the following funders:

Representative publications (further publications are under review and in preparation):

Hutchinson, J. K., Huws, J. C., & Dorjee, D. (2018). Exploring experiences of children in applying a school-based mindfulness programme to their lives. Journal of Child and Family Studies27(12), 3935-3951.

Sanger, K.L., Thierry, G.L., Dorjee. D. (2018). Effects of school-based mindfulness training on emotion processing and well-being in adolescents: Evidence from event-related potentials. Developmental Science. Doi: 10.1111/desc.12646

Kaunhoven, R. & Dorjee, D. (2017). How does mindfulness modulate self-regulation in preadolescent children? An integrative neurocognitive review. Neuroscience & Biobehavioral Reviews.

Sanger, K.L. & Dorjee D. (2016). Mindfulness training improves adolescent attention efficiency and metacognitive beliefs. Trends in Neuroscience and Education. 5(1), 1-11.

Vickery, C. E. & Dorjee, D. (2015). Mindfulness training in primary schools decreases negative affect and increases meta-cognition in children. Frontiers in Psychology, 6.

Sanger, K. L., & Dorjee, D. (2015). Mindfulness training for adolescents: A neurodevelopmental perspective on investigating modifications in attention and emotion regulation using event-related brain potentials. Cognitive, Affective, & Behavioral Neuroscience, 1-16.

Bennett, K.; & Dorjee, D. (2015) The Impact of a Mindfulness-Based Stress Reduction Course (MBSR) on Well-Being and Academic Attainment of Sixth-form Students. Mindfulness. 7(1), 105-114.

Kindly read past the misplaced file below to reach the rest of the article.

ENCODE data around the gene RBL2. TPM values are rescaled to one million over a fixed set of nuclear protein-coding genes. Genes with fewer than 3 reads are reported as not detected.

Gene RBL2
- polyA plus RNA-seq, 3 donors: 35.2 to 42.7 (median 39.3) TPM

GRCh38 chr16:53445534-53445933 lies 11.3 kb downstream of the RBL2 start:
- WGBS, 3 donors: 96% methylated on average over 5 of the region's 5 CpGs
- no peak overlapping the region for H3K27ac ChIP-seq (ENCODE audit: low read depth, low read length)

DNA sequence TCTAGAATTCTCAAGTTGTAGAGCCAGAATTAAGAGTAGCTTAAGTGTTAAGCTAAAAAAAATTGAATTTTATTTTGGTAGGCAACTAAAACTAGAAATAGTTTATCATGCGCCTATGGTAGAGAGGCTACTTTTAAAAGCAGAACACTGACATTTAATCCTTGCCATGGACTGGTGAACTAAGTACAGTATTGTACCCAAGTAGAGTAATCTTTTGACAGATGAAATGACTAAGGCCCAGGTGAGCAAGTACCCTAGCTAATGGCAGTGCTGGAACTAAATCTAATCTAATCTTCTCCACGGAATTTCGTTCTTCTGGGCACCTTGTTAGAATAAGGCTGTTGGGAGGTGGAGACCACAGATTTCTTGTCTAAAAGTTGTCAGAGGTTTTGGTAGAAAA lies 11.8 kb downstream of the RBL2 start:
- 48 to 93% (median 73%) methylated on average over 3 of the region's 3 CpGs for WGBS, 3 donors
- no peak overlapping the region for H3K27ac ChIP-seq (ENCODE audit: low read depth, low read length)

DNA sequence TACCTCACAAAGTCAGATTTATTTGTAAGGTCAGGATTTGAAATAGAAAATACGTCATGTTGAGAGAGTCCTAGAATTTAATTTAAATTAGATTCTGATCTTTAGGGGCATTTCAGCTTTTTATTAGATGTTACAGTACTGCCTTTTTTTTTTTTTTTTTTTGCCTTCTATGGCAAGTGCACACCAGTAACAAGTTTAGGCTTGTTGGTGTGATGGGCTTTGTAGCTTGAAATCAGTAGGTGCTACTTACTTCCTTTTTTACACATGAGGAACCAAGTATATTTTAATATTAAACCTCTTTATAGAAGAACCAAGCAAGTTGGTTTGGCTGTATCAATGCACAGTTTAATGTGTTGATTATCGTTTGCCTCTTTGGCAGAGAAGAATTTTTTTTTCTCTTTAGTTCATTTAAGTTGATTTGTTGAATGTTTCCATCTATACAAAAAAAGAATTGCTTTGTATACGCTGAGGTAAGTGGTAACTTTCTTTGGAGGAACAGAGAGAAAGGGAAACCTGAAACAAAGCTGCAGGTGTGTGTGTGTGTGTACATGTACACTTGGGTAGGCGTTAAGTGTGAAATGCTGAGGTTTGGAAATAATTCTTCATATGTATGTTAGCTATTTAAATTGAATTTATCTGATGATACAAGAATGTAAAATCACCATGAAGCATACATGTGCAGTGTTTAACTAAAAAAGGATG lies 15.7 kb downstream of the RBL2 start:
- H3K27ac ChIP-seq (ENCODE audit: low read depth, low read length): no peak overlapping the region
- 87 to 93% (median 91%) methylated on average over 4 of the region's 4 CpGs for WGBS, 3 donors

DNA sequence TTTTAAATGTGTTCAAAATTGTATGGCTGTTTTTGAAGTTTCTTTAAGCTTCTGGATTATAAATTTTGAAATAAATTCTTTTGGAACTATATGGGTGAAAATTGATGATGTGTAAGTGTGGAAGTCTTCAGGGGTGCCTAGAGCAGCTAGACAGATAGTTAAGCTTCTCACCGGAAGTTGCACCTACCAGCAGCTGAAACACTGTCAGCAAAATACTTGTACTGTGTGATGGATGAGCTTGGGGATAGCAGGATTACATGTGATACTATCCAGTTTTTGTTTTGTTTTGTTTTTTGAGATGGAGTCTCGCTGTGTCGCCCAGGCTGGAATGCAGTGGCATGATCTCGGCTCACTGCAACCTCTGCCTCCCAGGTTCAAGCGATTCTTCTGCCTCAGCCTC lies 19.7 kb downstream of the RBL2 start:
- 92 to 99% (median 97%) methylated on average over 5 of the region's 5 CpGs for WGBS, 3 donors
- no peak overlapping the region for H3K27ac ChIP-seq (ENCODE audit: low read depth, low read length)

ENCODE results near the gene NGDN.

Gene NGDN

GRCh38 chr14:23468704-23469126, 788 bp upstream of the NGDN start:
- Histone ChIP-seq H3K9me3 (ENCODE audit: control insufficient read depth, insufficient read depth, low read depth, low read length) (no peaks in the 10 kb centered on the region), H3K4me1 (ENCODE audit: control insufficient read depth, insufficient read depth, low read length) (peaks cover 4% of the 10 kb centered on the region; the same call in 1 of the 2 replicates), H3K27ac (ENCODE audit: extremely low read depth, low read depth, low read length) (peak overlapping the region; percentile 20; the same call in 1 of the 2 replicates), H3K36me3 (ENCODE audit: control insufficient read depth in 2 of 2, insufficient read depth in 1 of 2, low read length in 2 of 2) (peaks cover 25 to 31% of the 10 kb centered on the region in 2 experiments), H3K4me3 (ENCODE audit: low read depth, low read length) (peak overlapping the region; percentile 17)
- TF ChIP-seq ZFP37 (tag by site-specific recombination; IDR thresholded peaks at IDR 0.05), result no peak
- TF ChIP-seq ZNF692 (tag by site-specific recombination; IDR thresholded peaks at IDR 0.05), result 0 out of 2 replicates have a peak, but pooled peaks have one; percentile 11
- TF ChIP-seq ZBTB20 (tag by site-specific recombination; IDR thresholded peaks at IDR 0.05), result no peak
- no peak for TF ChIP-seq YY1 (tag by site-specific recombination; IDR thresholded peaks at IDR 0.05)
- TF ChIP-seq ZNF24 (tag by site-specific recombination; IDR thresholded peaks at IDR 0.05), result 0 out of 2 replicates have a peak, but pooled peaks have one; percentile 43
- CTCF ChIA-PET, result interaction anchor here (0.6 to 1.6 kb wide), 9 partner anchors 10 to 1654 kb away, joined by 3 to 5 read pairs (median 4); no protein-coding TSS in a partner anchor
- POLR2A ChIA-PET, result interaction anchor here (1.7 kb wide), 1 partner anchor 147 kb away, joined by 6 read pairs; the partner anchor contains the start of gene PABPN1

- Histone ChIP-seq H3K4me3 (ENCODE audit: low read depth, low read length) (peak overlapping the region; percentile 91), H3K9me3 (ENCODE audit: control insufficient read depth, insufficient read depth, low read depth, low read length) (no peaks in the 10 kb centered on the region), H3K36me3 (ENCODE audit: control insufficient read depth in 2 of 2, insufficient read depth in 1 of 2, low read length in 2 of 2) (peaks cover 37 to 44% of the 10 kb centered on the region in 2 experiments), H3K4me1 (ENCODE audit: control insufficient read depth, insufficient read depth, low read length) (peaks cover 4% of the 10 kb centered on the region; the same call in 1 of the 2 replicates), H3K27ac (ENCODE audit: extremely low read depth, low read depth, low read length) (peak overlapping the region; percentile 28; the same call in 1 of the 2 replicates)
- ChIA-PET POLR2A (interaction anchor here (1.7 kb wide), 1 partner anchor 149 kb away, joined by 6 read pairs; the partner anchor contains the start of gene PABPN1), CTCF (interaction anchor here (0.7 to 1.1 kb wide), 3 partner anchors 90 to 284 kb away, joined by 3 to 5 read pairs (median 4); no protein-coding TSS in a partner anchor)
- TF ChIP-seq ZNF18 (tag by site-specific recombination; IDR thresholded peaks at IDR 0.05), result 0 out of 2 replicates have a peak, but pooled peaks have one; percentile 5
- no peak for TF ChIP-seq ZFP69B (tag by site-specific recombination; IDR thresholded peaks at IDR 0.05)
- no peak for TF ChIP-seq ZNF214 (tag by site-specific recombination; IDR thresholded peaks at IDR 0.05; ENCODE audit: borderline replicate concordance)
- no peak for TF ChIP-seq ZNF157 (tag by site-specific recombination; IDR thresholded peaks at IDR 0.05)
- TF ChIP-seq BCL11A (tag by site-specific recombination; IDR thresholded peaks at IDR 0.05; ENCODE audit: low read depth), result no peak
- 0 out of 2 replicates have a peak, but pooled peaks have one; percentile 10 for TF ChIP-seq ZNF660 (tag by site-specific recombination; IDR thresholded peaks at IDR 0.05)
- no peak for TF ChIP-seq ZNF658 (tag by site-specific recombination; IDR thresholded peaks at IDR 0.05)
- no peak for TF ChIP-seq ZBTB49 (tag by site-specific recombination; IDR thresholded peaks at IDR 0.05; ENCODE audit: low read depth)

Cross-cultural neuroscience of well-being in schools

Existing studies on contemplative practices in primary schools are limited to the Western cultural context. Yet, emotion regulation is nurtured and processed through the underlying cultural values that children internalize during their development. A project conducted by Thy Nguyen under the supervision of Dr. Dorjee aims to examine, using electrophysiological and first-person assessments, the impact of a well-being curriculum with a strong mindfulness component on emotion regulation in Vietnamese primary school children. Of particular interest to us is the use of specific strategies to regulate emotions and inhibition control as an important factor of emotion regulation. This project is supported by the Mind and Life 1440 Award to Thy Nguyen (PI) with Dr. Dorjee as the Co-I. The baseline data has been collected and the post-testing will take place in Febrary-March 2018. We expect the first findings of the study to be published in 2021.

Nguyen, T. & Dorjee, D. (2019, June). Dispositional mindfulness and event-related potential (ERP) markers of emotion processing in Vietnamese children. Talk presented at the Neuroscience of Mindfulness Conference 2019. Madrid, Spain.

Nguyen, T. & Dorjee, D. (2017, July). The impact of mindfulness training on emotion regulation of primary school children in Vietnamese cultural context. Mindfulness in Society International Conference. Chester, UK.

Neuroscience of mindfulness in aging